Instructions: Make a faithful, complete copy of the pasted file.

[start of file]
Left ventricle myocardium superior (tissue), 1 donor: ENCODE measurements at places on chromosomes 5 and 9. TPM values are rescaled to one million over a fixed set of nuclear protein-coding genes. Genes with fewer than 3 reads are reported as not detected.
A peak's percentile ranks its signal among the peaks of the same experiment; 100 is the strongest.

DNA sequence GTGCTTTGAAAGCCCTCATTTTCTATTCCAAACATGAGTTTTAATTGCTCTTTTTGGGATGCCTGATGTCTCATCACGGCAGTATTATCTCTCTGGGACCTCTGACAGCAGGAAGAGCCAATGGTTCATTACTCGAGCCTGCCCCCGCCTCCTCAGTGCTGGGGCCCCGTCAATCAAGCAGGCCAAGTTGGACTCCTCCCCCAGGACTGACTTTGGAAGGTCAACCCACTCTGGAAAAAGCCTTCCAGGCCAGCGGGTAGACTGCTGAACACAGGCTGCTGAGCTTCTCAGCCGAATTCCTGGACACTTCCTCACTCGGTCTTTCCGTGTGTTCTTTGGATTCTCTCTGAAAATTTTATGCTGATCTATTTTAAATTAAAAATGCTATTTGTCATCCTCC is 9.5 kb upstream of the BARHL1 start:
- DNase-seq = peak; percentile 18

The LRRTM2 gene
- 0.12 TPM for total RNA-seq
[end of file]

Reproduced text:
Left ventricle myocardium superior (tissue), 1 donor: ENCODE measurements at places on chromosomes 5 and 9. TPM values are rescaled to one million over a fixed set of nuclear protein-coding genes. Genes with fewer than 3 reads are reported as not detected.
A peak's percentile ranks its signal among the peaks of the same experiment; 100 is the strongest.

DNA sequence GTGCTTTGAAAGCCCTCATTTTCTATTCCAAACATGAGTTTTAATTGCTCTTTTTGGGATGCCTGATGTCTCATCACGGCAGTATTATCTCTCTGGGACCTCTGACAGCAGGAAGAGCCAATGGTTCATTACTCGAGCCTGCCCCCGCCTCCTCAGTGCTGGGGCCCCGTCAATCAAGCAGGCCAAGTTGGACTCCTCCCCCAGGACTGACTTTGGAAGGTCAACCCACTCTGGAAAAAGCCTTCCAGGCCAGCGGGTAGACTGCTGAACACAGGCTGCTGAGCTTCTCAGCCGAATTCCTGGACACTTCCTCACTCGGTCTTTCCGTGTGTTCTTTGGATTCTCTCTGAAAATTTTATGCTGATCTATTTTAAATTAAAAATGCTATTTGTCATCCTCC is 9.5 kb upstream of the BARHL1 start:
- DNase-seq = peak; percentile 18

The LRRTM2 gene
- 0.12 TPM for total RNA-seq